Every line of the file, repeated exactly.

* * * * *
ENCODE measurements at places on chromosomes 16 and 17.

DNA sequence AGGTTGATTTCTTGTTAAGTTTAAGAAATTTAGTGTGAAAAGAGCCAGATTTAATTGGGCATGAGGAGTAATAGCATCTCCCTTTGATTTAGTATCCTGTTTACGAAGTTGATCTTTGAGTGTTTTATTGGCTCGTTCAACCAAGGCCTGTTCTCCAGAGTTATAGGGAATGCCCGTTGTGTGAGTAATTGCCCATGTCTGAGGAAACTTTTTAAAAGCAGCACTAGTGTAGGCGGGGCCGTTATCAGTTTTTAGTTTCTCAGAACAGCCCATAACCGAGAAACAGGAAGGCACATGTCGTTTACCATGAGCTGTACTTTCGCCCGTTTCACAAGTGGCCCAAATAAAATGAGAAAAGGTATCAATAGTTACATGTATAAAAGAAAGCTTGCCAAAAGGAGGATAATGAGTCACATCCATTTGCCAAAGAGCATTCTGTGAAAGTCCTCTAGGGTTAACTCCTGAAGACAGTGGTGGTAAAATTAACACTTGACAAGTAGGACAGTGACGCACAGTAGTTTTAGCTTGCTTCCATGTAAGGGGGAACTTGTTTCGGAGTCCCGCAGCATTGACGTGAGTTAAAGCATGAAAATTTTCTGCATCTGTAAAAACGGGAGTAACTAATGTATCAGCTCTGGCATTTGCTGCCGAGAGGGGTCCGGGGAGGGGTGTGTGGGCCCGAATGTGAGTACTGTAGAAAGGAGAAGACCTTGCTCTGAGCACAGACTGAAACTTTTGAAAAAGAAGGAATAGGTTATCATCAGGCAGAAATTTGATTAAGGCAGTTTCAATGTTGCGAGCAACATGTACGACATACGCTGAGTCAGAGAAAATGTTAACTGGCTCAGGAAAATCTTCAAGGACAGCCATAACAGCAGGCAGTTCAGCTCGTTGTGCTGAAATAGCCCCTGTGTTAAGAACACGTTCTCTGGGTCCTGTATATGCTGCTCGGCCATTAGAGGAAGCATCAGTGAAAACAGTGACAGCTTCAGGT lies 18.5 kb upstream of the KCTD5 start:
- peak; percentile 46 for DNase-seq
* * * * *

ENCODE measurements at places on chromosomes 16 and 17.

DNA sequence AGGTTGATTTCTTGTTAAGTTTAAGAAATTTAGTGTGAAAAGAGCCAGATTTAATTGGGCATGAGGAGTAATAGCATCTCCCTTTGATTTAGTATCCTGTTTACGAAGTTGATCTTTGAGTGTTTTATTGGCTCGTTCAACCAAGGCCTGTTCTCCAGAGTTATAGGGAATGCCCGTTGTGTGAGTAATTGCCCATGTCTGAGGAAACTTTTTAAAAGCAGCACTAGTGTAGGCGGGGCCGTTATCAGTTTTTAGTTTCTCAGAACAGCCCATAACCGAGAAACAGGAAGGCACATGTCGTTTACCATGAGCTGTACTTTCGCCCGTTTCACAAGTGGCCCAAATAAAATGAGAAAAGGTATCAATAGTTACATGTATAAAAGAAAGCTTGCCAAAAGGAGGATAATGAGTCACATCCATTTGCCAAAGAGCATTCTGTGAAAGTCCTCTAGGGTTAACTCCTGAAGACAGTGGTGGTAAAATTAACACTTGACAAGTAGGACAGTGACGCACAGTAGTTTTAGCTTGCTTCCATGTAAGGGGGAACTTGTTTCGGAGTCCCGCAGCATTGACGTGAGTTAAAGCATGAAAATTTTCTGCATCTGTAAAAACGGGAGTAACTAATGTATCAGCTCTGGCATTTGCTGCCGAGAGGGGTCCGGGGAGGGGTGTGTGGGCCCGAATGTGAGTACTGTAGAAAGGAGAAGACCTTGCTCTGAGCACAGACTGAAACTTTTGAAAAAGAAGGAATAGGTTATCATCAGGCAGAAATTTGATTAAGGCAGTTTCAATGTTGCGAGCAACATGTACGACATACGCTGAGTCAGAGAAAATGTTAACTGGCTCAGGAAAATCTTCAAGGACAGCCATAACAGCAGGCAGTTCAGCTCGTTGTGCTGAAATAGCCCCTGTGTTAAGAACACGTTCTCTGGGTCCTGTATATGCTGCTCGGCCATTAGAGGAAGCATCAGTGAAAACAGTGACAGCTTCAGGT lies 18.5 kb upstream of the KCTD5 start:
- peak; percentile 46 for DNase-seq